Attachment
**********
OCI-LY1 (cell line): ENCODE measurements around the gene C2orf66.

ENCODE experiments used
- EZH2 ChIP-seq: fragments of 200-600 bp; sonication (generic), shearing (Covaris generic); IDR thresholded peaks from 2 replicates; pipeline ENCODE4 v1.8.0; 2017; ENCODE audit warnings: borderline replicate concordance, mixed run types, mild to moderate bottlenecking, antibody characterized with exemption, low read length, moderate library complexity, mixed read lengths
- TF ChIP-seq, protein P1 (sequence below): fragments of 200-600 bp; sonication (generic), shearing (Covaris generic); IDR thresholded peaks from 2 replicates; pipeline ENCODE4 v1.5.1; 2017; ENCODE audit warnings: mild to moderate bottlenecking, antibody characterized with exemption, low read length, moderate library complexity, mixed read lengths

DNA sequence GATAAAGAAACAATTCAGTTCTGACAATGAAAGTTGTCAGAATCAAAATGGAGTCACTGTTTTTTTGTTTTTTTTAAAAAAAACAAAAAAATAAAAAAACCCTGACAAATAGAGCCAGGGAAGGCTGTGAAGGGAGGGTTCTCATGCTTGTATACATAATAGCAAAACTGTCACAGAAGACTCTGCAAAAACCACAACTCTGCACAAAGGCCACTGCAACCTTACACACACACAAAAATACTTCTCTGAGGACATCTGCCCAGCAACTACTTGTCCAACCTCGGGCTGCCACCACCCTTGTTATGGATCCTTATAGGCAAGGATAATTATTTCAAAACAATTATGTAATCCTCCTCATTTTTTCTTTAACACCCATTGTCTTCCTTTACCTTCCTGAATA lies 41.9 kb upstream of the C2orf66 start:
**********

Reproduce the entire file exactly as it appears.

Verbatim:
OCI-LY1 (cell line): ENCODE measurements around the gene C2orf66.

ENCODE experiments used
- EZH2 ChIP-seq: fragments of 200-600 bp; sonication (generic), shearing (Covaris generic); IDR thresholded peaks from 2 replicates; pipeline ENCODE4 v1.8.0; 2017; ENCODE audit warnings: borderline replicate concordance, mixed run types, mild to moderate bottlenecking, antibody characterized with exemption, low read length, moderate library complexity, mixed read lengths
- TF ChIP-seq, protein P1 (sequence below): fragments of 200-600 bp; sonication (generic), shearing (Covaris generic); IDR thresholded peaks from 2 replicates; pipeline ENCODE4 v1.5.1; 2017; ENCODE audit warnings: mild to moderate bottlenecking, antibody characterized with exemption, low read length, moderate library complexity, mixed read lengths

DNA sequence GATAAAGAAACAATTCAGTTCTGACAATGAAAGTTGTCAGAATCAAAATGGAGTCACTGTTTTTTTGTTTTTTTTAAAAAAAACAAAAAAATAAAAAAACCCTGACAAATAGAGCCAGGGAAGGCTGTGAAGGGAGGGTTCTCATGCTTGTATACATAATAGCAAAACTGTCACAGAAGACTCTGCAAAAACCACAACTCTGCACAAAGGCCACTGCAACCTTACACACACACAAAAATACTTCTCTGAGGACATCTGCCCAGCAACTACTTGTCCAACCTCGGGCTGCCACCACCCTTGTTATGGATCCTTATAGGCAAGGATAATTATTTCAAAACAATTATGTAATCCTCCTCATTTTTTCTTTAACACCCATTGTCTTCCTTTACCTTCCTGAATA lies 41.9 kb upstream of the C2orf66 start: